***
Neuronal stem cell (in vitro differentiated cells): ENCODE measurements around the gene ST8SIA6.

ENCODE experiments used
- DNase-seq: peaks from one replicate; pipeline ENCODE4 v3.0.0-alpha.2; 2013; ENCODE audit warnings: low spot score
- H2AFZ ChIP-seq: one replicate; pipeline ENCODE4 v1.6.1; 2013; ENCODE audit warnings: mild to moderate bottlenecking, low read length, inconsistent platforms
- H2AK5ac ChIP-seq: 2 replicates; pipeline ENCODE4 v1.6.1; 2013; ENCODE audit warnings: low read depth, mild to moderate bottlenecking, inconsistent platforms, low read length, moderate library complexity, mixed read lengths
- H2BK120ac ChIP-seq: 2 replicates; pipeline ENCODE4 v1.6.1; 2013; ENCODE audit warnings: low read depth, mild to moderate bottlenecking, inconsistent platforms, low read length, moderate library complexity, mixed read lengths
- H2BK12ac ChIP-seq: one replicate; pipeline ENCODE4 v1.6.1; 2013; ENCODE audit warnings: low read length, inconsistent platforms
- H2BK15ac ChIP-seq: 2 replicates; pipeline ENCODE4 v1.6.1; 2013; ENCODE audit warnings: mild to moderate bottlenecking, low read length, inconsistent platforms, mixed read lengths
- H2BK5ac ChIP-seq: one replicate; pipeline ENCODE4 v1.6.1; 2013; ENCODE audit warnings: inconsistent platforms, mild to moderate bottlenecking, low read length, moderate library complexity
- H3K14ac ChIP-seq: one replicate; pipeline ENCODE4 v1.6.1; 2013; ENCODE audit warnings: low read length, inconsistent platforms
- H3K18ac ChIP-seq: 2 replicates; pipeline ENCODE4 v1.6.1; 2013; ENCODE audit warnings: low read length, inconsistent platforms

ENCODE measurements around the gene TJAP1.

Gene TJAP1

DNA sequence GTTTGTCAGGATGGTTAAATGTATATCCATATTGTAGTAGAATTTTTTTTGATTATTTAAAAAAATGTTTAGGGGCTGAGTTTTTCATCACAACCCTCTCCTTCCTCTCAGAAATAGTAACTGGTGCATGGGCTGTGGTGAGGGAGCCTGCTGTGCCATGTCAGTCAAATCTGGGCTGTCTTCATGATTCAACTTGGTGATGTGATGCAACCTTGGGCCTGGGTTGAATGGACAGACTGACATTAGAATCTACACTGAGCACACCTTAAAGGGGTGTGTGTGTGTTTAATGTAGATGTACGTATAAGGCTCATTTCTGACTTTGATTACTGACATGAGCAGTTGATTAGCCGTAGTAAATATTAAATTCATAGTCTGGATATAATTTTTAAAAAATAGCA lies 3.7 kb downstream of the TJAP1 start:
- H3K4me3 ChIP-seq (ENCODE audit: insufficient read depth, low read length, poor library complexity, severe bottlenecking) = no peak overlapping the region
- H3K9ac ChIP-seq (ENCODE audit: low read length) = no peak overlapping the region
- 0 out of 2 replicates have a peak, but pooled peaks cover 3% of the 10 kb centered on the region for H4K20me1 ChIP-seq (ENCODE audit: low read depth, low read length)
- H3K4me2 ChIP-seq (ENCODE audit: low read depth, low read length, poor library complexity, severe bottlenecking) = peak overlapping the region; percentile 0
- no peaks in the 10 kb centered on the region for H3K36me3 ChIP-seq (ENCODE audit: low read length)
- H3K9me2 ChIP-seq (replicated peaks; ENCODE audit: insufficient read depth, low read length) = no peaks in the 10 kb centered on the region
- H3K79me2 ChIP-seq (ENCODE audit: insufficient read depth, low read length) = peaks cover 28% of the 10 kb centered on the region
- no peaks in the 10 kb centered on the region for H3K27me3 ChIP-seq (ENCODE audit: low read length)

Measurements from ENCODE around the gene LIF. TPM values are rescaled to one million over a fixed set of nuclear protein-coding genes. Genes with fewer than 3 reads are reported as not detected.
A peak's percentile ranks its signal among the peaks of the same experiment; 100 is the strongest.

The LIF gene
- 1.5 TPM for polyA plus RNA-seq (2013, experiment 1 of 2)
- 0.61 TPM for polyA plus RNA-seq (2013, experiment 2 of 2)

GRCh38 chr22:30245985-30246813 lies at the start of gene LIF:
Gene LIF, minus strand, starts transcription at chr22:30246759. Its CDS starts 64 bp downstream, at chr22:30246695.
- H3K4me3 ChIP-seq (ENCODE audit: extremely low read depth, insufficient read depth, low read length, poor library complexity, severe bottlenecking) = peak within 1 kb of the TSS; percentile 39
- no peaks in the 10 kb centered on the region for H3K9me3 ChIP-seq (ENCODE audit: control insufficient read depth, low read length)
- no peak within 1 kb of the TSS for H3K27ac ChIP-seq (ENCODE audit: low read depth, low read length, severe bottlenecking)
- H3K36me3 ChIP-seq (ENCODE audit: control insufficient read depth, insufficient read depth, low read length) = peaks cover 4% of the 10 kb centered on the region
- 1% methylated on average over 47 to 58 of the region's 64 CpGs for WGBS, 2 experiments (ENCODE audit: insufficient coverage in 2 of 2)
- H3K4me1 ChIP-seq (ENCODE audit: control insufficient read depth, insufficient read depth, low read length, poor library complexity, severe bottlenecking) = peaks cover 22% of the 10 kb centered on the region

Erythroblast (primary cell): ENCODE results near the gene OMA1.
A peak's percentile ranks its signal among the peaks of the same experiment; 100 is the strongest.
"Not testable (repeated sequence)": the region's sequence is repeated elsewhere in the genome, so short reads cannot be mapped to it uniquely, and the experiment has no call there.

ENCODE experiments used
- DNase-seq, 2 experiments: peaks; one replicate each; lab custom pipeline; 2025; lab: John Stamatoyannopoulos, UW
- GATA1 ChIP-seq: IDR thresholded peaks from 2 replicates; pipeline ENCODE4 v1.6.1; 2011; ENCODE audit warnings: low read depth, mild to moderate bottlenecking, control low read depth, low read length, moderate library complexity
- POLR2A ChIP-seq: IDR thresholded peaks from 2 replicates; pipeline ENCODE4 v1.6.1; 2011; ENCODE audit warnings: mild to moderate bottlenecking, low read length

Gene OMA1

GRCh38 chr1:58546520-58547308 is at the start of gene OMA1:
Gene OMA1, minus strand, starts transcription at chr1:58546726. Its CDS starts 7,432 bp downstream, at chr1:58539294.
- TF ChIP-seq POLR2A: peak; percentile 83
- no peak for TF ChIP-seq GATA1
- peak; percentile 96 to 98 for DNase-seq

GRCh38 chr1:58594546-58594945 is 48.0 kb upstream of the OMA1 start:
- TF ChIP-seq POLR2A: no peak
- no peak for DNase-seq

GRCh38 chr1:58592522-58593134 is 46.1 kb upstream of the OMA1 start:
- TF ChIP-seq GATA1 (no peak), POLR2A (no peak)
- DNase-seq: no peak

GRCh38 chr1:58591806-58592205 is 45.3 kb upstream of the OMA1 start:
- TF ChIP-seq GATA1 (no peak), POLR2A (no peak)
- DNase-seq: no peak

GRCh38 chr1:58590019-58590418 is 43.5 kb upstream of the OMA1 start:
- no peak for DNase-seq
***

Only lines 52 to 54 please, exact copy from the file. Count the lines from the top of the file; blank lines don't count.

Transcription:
GRCh38 chr1:58592522-58593134 is 46.1 kb upstream of the OMA1 start:
- TF ChIP-seq GATA1 (no peak), POLR2A (no peak)
- DNase-seq: no peak